By Jeffrey Norris on April 07, 2011
Some of California’s past glories live on in historical memory – Grizzly bears, for instance, and the Native American civilizations that ruled for millennia before the arrival of white explorers and settlers.
The Library of Congress raised the profile of one such nugget of California history Tuesday, adding songs and stories in the unusual, long-extinct language of the Yahi. The recordings were saved for posterity a century ago when a lone Yahi named Ishi shared the songs and stories with University of California anthropologists at the campus that is now known as Parnassus Heights at UCSF.
Ishi, the last known speaker of the Yahi language, is immortalized in nearly six hours of recordings on 148 wax cylinders made between 1911 and 1914 by UC anthropologists Alfred Kroeber and Thomas Waterman. The Yahi language was unusual in that different dialects were used, depending on whether one was speaking to a man or a woman.
During those years Ishi lived on the Parnassus campus, where the University of California Museum of Anthropology was located. In 1931, the museum relocated to UC Berkeley, where the recordings remain.
The Yahi were estimated to number several hundred in the Northern California foothills during Gold Rush days. After their initial encounters with white civilization, their numbers dwindled over the next few decades. They fell victim to diseases and massacres. Among the survivors, fewer than two-dozen went into hiding in 1870. Waterman went looking for independently living survivors, unsuccessfully, in 1910.
But in 1911, Ishi, apparently starving, walked into the town of Oroville, was arrested by the local sheriff, and later turned over to UC anthropologists. He was taken to the Parnassus campus where he lived until the end of his life. He was thought to be the last member of his tribe to have been living completely apart from white civilization. Ishi taught Kroeber and Waterman about Yahi culture, and attracted interest from the general public.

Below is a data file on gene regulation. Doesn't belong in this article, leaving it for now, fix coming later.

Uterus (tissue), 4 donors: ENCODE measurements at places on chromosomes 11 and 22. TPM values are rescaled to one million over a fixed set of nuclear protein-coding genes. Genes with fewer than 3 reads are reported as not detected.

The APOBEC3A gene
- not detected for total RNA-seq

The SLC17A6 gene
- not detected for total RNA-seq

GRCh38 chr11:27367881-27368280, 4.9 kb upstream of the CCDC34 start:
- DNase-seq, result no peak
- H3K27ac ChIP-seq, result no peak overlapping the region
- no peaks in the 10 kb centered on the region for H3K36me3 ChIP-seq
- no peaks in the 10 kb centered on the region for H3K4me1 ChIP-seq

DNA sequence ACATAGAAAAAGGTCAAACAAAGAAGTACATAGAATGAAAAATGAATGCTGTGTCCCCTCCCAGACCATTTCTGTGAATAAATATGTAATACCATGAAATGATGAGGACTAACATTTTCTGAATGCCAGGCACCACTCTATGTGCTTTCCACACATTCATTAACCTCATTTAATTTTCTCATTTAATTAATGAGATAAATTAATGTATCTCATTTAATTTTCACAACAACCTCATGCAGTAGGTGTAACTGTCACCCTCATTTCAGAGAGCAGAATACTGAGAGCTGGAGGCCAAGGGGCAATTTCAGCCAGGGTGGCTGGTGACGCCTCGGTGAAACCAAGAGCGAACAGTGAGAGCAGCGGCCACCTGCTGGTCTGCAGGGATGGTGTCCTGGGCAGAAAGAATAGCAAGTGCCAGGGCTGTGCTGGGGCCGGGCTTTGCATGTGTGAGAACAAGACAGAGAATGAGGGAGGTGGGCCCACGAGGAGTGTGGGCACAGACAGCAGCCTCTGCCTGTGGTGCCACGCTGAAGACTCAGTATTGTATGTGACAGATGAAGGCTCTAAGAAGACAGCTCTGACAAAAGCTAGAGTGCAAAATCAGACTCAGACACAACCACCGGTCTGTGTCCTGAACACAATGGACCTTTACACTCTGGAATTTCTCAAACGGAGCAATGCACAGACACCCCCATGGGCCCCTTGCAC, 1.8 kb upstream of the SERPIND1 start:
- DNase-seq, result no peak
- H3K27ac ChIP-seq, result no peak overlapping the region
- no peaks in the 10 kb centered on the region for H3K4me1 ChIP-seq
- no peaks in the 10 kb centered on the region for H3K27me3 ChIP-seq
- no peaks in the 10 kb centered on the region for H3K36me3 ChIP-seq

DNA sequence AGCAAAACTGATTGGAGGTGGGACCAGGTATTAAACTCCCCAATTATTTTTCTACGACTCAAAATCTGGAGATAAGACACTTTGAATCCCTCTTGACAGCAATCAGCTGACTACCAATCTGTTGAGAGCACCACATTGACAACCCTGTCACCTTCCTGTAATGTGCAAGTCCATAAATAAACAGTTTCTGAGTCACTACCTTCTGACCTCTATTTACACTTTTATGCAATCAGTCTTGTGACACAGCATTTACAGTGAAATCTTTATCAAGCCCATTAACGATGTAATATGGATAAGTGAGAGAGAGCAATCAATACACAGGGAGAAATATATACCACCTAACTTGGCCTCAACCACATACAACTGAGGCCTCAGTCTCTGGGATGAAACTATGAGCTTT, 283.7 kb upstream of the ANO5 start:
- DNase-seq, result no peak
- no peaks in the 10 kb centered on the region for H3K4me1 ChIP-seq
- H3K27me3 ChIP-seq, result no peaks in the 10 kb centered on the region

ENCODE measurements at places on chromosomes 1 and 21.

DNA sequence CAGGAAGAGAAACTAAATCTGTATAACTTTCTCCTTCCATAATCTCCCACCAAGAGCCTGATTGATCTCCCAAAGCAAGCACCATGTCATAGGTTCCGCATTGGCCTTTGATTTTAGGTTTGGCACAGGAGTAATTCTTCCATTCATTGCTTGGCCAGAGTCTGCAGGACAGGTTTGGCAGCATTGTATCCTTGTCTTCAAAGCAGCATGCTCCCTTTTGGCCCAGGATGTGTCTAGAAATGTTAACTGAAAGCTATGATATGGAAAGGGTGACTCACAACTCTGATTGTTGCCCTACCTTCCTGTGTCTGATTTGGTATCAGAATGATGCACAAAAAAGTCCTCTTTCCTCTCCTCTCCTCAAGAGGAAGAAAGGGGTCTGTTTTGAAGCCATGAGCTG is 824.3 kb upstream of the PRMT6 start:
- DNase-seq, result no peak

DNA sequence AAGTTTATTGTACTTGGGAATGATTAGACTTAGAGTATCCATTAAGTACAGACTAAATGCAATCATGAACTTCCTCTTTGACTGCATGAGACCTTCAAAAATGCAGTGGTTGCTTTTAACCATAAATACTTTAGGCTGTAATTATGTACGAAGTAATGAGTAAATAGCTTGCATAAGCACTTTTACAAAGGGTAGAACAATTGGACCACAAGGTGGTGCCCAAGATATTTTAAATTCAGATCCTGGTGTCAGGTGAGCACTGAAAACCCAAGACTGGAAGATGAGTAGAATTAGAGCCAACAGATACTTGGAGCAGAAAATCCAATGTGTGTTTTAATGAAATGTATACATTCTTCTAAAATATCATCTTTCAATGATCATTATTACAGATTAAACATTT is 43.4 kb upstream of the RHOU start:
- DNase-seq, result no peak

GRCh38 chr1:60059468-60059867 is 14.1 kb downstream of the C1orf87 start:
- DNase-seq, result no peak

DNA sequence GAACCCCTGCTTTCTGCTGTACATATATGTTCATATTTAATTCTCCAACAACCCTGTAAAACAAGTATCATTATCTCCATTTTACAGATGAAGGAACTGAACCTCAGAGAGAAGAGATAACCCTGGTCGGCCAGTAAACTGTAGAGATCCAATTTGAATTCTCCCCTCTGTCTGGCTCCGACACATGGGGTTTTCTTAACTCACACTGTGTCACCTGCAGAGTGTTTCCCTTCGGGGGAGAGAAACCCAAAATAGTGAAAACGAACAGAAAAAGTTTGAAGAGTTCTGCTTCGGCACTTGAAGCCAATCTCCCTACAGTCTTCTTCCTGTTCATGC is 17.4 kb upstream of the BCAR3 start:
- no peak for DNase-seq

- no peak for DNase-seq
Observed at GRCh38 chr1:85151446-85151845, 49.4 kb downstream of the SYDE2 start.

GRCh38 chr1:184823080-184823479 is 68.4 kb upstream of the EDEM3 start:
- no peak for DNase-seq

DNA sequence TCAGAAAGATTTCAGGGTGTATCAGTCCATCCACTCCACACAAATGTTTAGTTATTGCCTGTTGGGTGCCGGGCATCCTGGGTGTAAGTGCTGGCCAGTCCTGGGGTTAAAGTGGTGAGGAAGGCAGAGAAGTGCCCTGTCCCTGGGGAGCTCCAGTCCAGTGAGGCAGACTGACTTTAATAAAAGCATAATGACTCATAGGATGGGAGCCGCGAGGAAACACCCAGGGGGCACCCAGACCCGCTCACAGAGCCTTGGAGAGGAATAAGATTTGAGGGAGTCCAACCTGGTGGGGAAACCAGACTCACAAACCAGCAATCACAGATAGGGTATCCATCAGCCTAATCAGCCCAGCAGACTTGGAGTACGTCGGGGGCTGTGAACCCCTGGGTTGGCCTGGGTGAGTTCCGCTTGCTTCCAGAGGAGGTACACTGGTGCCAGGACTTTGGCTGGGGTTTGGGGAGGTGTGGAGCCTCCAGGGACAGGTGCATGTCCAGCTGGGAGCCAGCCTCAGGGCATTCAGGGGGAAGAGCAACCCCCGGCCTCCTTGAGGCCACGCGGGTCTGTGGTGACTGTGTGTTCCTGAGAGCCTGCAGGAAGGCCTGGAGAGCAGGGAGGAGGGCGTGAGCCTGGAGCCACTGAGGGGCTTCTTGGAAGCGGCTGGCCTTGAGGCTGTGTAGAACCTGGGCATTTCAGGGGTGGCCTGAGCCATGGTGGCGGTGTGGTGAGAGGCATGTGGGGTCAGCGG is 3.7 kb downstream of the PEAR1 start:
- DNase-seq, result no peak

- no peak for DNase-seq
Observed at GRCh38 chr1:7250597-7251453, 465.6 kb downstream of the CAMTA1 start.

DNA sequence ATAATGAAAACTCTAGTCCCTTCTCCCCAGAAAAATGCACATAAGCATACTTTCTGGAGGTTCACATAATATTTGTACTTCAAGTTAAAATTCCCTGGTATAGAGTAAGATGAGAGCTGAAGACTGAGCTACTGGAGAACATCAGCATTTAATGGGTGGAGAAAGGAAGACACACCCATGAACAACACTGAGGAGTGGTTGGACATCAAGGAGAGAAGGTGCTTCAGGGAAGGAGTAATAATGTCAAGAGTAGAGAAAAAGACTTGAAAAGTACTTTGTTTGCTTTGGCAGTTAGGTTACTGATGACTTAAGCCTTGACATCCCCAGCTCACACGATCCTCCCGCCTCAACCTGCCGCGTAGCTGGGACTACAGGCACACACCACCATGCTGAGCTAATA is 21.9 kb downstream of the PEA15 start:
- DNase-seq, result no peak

“The records of the time reveal much mutual respect on the part of Ishi and his scientist-observers,” according to Nancy Rockafellar, PhD, a UCSF historian and professor of anthropology, now emeritus. “Each weekend, hundreds of visitors flocked to Parnassus to watch Ishi demonstrate arrow-making and other aspects of his tribal culture.”
Like many Native Americans exposed to whites, Ishi developed a serious case of tuberculosis. In that era there were no antibiotics. In 1916, despite attentive care by UC physicians, it became clear that Ishi was going to die as result of the disease.
What happened next led to a mystery several decades later. Kroeber, the head of the anthropology department, was away in New York, but sent a strongly worded letter to a departmental colleague: “I must ask you as my personal representative on the spot in this matter, to yield nothing at all under any circumstances. If there is any talk about the interests of science, say for me that science can go to hell. We propose to stand by our friends.”
However, the letter was not received until after an autopsy was performed, and Ishi’s brain was removed. The rest of his body was cremated, and a private cemetery chosen as the “final” resting place. Autopsies were routine at the time – but removal of the brain of the deceased certainly was not.
Despite his earlier expressed reservations, months later Kroeber offered the brain to the Smithsonian Institution, which accepted. After it arrived it was put into storage and forgotten. When Native American groups moved to repatriate Ishi’s remains in the 1990s, it was discovered that the brain was missing. A 1997 article in the Los Angeles Times raised the possibility that Ishi’s brain was still at UCSF, setting off a search by Rockafellar and others.
In 1999, Rockafellar and Duke University anthropologist Orin Starn, PhD, finally located Ishi’s brain. It was in a Smithsonian warehouse, preserved in formaldehyde. In 2000, the brain finally was returned with the cremated remains to the Shasta County descendants of a subgroup of the Yahi tribe, known as the Yana.
A report prepared by Rockafellar at the time the brain’s discovery was announced noted that, “The lesson here is not merely an indictment of anthropologists and physicians of the past, but a harsh reminder of the destructive power of hubris. All participants in academic life must recall the historical context of individuals like Pope [another UC anthropologist], Kroeber, and Waterman – and remember that the source of their conviction that they were ‘doing the right thing’ was the scientific certainty of the day.
“We, in turn, must recognize that a sense of moral discomfort is perhaps a better indicator for action than scientific curiosity.”
A Diverse Collection of Recordings
Among the 25 new additions to the National Archive announced by the nation’s top librarian, James H. Billington, the Ishi recordings of an extinct Native American language stand out. Also included are pop songs of yesteryear, such as “Stand By Your Man” by Tammy Wynette and “Let’s Stay Together” by Al Green.
Other recordings added this year range widely, from songs of humpback whales, to 1950s stand-up comedy by Mort Sahl, to a 1927 recording of “Dark Was the Night, Cold Was the Ground” by bluesman and preacher Blind Willie Johnson, to “Talking Union,” a 1941 labor-movement anthem.
Later this year, the Library of Congress expects to release a “comprehensive national plan for recorded sound preservation.”